David Buss | The Evolution of Desire (Episode 627)

David Buss | The Evolution of Desire (Episode 627)

David Buss | The Evolution of Desire (Episode 627)

David Buss (@ProfDavidBuss) is a professor of psychology at the University of Texas at Austin. He is considered the world’s leading scientific expert on strategies of human mating, and his most recent book is — appropriately enough — The Evolution of Desire: Strategies of Human Mating.

“I talk to people about mating all the time and I learn something practically every day!” -David Buss

The Cheat Sheet:

  • Why does mating matter?
  • The mating crisis among educated women.
  • How to select a good long-term mate.
  • What leads to mating disasters.
  • What we can do to become better long-term mates.
  • And so much more…


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(Download Transcript Here)

Nearly everyone alive has faced problems of mate selection, mate attraction, mate retention, and conflict between the sexes. Good mating decisions create life’s most glorious highs; bad ones sink us into the depths of despair. Everyone should know what modern science tells us about human mating and what we can do to understand how it affects our every move — so the choices we make are conscious and not simply enslaved to the fickle whims of biology.

Our guest today is David Buss, who has been cited as one of the thirty most influential living psychologists in the world. The new edition of his book, The Evolution of Desire: Strategies of Human Mating, provides the most up-to-date scientific information that can be used to understand other members of our species — and ourselves — from an evolutionary and biological standpoint. Listen, learn, and enjoy!

More About This Show

It’s no secret that a biological imperative plays part in the decisions — big and small — we make every day. After all, if perpetuating the species weren’t part of our default programming, humans would have died out long ago. But this simple fact isn’t without complexities that go far beyond a conscious desire to produce offspring. The drive to mate influences the status and esteem in which we are held, the level of fitness we strive to achieve, why we find certain people attractive over others (and why this can vary even over a relatively short period of time), how long we live, and the quality of life we enjoy (or don’t) from day to day.

In The Evolution of Desire: Strategies of Human Mating, psychologist David Buss examines the science behind what’s been described as a “unified theory of human mating behavior” — one that transcends culture and politics to get to the core of how this behavior has evolved and what it means to modern humans.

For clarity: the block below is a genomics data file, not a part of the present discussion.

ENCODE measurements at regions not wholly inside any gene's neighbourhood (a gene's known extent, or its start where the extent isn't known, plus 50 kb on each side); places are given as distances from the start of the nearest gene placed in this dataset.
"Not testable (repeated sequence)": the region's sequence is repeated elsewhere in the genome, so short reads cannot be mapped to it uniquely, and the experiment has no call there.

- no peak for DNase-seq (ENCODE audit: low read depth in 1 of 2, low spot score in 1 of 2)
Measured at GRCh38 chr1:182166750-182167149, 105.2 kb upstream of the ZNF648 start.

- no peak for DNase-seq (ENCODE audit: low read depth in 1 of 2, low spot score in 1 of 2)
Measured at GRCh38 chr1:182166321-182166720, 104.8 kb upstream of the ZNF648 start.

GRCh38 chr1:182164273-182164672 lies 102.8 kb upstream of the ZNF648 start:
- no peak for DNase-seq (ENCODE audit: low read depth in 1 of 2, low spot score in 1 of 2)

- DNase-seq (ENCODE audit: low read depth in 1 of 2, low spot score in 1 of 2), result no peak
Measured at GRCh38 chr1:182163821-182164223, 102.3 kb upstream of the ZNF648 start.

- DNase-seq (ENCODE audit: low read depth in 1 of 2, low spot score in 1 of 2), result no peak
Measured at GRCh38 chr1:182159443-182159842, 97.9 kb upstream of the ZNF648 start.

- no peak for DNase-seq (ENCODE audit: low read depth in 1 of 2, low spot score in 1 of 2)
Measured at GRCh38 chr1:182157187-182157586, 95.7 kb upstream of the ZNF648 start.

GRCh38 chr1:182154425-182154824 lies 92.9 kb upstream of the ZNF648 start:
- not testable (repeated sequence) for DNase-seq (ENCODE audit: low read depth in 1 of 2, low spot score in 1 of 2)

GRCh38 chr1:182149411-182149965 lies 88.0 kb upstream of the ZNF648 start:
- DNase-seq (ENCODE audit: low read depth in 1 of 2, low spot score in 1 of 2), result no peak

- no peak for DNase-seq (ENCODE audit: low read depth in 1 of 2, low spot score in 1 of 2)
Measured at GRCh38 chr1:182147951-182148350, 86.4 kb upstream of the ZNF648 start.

The Mating Crisis Among Educated Women

David explains that there’s currently a sex ratio imbalance in colleges throughout the United States and Western Europe because more women than men are seeking higher education — in some schools the ratio is sixty percent women to forty percent men.

“The reason this creates a crisis is because women have very strong mate preferences such that they don’t want to mate with guys who are less intelligent, less educated, and less professionally successful than they are,” says David. “Women have stronger mate preferences on those variables. So what that means is that there aren’t enough highly educated, intelligent, successful men in these settings that women would like.”

In such a situation, the rarer sex — in this case, males — has the advantage when it comes to selection. “A guy who’s normally a five in any other context could be an eight at Texas Christian University…when you add that into the mix, what happens is that males have greater desire for sexual variety — that’s part of our evolved sexual psychology — and when men are in that position, they can tip the balance in their favor,” says David. “So you get more hooking up, less stable relationships, more dissatisfaction.”

In such an environment, women and men tend to give very different answers when asked what they hope for as an ideal outcome to a casual hookup. Women more often than not hope it will lead to a relationship. Men are more likely to say they hope a hookup will lead to more hookups — either with the initial partner or by way of introduction to her friends.

David explains: “These conflicts come up in part because men and women have overlapping mating psychologies, but in some domains, dramatically different mating psychologies. It’s become fashionable to try to argue that men and women are really identical in their mating psychologies and their sexual psychologies, but they’re not. I think it’s one of these ideologically driven agendas and we know scientifically the areas in which they differ.”

Listen to this episode of The Art of Charm to learn more about what people want in a mate; successful tactics of mate attraction; causes of conflict between the sexes; motivations for cheating or infidelity; why mating seems so difficult in the modern world of Internet dating, pornography, and the mating crisis among educated women; the problems of mate value discrepancy and how both low self-esteem and narcissism skew expectations; how we can find our appropriate mating market; how to pinpoint the important qualities we really desire in a long-term mate (as opposed to what we think we desire); how to become long-term potential mate material; hallmarks of narcissism and emotional instability; the dark triad, and lots more.


If you enjoyed this session with David Buss, let him know by clicking on the link below and sending him a quick shout out at Twitter:

Click here to thank David Buss at Twitter!

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